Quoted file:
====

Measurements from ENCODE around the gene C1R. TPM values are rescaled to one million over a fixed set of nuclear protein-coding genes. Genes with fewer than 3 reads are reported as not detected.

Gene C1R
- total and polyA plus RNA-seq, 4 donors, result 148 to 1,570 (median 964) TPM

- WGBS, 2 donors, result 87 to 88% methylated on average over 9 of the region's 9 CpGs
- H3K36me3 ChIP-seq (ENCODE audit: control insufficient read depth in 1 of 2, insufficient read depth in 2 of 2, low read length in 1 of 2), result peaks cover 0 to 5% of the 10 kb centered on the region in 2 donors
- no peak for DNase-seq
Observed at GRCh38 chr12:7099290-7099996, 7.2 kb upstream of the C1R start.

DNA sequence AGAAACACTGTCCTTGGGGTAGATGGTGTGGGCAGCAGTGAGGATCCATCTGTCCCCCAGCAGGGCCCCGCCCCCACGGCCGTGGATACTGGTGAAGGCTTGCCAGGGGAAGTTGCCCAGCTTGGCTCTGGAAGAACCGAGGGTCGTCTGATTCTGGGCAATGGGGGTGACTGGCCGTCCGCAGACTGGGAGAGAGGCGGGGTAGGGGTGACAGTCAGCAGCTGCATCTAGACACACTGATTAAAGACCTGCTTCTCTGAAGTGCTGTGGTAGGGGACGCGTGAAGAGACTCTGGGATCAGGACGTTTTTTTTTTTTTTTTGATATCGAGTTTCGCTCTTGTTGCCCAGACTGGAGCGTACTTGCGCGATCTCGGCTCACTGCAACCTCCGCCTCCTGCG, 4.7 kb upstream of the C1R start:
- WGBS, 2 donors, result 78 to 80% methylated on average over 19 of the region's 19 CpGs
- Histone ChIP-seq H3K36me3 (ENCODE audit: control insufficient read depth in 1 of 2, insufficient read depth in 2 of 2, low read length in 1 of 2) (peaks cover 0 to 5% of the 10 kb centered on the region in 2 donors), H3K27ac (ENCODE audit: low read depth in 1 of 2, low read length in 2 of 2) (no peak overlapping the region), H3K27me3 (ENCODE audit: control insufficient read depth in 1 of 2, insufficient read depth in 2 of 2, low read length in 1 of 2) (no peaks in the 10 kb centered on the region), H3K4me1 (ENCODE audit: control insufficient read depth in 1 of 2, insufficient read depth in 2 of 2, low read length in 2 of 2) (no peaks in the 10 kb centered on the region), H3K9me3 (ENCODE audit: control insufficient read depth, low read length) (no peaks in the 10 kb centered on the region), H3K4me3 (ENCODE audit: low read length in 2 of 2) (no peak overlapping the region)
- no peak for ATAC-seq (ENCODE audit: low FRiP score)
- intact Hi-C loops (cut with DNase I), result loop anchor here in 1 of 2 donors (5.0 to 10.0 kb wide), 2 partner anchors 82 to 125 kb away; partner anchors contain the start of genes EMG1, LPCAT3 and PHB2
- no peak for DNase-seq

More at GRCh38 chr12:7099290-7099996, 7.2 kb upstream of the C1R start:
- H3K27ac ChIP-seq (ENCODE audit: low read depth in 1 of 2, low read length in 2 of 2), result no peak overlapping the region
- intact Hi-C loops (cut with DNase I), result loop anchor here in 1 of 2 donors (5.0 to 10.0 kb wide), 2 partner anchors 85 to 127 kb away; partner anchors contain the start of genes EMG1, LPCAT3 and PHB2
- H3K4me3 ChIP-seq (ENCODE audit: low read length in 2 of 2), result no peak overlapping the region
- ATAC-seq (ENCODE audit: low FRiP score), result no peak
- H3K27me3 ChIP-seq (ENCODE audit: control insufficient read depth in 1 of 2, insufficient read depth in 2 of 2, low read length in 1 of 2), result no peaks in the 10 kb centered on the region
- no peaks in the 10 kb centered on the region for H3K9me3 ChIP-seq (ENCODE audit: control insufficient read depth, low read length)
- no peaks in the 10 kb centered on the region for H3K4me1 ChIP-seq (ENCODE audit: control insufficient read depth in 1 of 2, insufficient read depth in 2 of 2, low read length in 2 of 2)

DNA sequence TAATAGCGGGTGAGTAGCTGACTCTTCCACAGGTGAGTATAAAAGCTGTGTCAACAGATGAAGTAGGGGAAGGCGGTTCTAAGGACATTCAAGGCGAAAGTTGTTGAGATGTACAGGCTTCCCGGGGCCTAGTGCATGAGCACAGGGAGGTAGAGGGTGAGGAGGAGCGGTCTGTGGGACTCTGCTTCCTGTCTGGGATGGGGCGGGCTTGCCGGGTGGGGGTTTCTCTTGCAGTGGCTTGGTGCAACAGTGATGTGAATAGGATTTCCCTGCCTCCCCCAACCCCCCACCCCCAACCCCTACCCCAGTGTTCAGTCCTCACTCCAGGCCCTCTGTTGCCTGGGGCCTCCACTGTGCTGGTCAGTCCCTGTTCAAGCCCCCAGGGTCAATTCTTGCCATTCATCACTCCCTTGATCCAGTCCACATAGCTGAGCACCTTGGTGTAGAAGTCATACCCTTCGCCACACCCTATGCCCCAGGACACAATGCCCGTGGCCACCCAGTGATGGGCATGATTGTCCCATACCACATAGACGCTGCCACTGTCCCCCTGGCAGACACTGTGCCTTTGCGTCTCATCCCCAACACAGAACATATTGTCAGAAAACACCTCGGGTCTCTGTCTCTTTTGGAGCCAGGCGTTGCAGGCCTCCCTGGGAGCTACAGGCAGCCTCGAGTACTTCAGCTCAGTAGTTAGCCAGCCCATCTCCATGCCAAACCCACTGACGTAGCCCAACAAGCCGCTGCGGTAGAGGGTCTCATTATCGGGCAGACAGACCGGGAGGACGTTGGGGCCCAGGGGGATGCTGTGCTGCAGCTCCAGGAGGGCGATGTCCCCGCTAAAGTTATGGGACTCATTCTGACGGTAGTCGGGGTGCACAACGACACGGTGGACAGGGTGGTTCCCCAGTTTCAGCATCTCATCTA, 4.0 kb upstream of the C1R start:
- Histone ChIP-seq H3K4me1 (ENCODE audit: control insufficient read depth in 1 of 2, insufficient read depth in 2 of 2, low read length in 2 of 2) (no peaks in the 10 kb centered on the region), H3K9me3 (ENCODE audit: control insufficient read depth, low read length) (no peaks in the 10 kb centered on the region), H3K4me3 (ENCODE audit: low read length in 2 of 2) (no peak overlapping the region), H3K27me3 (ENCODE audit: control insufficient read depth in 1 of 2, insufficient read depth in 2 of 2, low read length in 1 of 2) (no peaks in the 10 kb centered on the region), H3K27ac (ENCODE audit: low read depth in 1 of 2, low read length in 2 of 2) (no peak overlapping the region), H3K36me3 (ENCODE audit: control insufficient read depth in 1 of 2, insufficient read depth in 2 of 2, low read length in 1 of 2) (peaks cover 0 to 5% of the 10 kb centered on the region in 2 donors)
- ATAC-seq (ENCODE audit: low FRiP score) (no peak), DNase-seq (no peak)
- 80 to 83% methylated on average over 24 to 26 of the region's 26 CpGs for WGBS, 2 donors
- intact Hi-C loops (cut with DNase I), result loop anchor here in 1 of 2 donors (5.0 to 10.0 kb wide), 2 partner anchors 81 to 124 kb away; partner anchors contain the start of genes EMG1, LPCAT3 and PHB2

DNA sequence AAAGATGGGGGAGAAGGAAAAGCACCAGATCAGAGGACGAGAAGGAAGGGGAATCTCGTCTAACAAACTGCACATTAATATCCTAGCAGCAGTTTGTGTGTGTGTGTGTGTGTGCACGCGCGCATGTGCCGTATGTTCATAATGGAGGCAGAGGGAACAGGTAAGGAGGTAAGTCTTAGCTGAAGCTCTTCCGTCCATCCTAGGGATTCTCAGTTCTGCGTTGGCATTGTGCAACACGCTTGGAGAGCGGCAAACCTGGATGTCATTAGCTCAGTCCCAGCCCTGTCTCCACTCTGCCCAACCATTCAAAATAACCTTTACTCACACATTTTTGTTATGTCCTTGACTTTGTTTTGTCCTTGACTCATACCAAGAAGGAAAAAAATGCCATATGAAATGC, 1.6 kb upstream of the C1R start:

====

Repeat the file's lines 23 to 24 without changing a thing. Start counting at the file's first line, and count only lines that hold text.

- Histone ChIP-seq H3K4me1 (ENCODE audit: control insufficient read depth in 1 of 2, insufficient read depth in 2 of 2, low read length in 2 of 2) (no peaks in the 10 kb centered on the region), H3K9me3 (ENCODE audit: control insufficient read depth, low read length) (no peaks in the 10 kb centered on the region), H3K4me3 (ENCODE audit: low read length in 2 of 2) (no peak overlapping the region), H3K27me3 (ENCODE audit: control insufficient read depth in 1 of 2, insufficient read depth in 2 of 2, low read length in 1 of 2) (no peaks in the 10 kb centered on the region), H3K27ac (ENCODE audit: low read depth in 1 of 2, low read length in 2 of 2) (no peak overlapping the region), H3K36me3 (ENCODE audit: control insufficient read depth in 1 of 2, insufficient read depth in 2 of 2, low read length in 1 of 2) (peaks cover 0 to 5% of the 10 kb centered on the region in 2 donors)
- ATAC-seq (ENCODE audit: low FRiP score) (no peak), DNase-seq (no peak)